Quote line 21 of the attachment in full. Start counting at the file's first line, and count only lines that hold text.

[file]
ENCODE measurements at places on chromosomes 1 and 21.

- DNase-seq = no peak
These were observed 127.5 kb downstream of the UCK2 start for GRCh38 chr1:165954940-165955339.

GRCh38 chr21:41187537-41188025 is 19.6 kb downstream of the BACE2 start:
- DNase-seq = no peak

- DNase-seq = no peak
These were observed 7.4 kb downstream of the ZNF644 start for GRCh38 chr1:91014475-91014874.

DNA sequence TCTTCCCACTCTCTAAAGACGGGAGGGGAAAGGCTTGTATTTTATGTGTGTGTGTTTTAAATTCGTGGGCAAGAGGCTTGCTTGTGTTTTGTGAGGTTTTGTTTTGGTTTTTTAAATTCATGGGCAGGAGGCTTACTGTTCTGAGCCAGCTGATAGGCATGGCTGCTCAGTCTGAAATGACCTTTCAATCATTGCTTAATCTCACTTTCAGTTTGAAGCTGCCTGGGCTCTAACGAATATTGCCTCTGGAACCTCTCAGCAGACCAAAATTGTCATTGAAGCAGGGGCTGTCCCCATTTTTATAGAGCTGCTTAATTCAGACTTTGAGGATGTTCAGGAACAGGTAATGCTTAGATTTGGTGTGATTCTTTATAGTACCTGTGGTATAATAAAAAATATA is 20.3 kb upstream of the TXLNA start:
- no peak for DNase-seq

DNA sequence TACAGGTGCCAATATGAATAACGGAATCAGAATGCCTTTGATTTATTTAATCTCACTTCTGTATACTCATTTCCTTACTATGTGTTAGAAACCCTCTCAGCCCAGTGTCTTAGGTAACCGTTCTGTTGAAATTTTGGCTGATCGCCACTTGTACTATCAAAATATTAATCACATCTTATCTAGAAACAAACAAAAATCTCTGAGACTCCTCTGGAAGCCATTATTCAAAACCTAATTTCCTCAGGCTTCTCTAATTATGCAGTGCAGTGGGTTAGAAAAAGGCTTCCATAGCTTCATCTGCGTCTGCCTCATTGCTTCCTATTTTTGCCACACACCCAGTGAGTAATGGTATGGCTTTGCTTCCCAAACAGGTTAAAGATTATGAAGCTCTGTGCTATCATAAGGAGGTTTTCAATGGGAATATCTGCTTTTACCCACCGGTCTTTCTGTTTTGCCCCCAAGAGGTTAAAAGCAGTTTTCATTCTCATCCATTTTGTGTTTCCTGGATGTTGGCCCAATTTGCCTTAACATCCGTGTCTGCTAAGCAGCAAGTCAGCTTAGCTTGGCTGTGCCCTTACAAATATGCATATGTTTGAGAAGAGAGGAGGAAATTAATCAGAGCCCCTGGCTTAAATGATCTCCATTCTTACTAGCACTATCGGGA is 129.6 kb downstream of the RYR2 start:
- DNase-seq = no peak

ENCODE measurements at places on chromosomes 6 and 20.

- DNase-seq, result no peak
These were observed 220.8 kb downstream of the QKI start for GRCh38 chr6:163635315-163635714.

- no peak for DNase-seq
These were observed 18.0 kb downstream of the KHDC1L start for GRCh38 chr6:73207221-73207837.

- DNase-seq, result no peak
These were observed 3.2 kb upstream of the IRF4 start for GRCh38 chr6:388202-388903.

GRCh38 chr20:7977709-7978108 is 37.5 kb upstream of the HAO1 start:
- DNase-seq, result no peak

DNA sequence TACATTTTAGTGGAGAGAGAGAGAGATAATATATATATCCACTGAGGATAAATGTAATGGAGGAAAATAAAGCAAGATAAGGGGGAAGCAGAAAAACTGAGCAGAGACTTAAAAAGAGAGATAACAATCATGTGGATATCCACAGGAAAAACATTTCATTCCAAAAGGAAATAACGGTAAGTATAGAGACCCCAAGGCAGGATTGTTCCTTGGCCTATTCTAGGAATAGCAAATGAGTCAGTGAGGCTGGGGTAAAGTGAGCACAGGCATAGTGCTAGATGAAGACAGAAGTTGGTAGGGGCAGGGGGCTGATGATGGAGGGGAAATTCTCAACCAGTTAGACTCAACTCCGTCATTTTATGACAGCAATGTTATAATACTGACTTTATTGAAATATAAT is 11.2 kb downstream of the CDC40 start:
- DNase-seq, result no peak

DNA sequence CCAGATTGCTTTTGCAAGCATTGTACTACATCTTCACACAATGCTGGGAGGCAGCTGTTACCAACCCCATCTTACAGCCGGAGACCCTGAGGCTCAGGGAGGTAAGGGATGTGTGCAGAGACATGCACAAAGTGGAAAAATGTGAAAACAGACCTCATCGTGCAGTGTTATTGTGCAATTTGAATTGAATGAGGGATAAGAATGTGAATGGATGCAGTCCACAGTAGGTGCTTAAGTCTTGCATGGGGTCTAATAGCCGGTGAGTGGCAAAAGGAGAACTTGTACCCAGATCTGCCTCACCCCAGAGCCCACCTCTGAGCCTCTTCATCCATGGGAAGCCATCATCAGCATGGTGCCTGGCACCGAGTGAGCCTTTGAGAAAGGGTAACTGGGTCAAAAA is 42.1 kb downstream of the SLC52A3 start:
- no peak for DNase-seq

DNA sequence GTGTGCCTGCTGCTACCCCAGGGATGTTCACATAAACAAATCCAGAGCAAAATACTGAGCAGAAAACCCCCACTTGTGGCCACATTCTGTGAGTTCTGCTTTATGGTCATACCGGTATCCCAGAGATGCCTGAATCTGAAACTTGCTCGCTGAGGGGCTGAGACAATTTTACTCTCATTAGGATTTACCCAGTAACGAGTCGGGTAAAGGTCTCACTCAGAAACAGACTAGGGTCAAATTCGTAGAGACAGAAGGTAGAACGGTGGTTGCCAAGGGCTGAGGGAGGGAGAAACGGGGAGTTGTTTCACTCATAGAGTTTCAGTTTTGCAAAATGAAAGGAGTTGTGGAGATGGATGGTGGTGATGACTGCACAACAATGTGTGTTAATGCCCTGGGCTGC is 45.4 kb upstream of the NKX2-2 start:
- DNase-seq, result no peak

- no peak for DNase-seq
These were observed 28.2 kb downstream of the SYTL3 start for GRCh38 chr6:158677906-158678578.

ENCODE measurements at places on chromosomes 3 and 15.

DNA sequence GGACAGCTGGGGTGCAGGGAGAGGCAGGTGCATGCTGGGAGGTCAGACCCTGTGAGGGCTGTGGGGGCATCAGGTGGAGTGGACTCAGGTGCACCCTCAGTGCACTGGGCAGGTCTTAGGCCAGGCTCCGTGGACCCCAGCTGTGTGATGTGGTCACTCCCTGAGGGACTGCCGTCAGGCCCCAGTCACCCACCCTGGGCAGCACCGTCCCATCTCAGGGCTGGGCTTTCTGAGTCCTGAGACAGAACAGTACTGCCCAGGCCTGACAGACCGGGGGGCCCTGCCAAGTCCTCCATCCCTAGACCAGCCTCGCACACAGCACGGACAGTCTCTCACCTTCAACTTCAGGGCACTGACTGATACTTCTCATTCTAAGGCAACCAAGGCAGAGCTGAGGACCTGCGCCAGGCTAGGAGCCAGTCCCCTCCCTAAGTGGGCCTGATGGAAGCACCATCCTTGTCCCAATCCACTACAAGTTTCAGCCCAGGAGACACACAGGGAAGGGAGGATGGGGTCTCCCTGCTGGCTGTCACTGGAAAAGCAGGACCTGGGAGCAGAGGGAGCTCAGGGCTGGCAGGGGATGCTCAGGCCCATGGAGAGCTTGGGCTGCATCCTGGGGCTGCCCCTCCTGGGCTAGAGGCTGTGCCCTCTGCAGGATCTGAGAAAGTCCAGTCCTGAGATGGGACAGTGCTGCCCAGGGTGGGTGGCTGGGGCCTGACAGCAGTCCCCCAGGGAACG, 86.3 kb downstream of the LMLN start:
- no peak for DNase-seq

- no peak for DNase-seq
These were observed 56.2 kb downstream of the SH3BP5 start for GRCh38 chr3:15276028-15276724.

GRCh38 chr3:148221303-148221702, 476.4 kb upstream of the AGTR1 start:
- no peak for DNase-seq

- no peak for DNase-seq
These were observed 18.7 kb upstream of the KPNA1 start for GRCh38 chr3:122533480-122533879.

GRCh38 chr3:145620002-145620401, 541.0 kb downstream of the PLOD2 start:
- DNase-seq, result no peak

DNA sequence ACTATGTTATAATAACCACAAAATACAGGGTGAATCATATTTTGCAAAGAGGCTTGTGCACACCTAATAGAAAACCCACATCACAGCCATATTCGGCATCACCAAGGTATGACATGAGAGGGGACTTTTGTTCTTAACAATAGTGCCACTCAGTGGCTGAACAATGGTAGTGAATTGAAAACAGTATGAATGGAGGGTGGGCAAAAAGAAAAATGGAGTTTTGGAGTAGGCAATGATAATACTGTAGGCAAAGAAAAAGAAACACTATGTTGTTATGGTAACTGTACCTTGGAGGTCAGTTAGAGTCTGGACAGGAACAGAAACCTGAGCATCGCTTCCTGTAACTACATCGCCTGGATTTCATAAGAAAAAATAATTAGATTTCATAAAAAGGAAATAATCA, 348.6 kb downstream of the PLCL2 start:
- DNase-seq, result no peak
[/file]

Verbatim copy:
DNA sequence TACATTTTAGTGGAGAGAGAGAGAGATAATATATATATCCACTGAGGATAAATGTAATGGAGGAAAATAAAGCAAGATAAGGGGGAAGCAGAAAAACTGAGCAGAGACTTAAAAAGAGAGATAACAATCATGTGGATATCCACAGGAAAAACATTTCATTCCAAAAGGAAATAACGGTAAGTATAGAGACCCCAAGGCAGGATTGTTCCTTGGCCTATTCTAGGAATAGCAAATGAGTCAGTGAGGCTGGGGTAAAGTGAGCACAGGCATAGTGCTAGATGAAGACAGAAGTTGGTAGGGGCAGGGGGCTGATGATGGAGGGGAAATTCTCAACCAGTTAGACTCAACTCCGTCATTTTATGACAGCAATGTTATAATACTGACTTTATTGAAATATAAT is 11.2 kb downstream of the CDC40 start: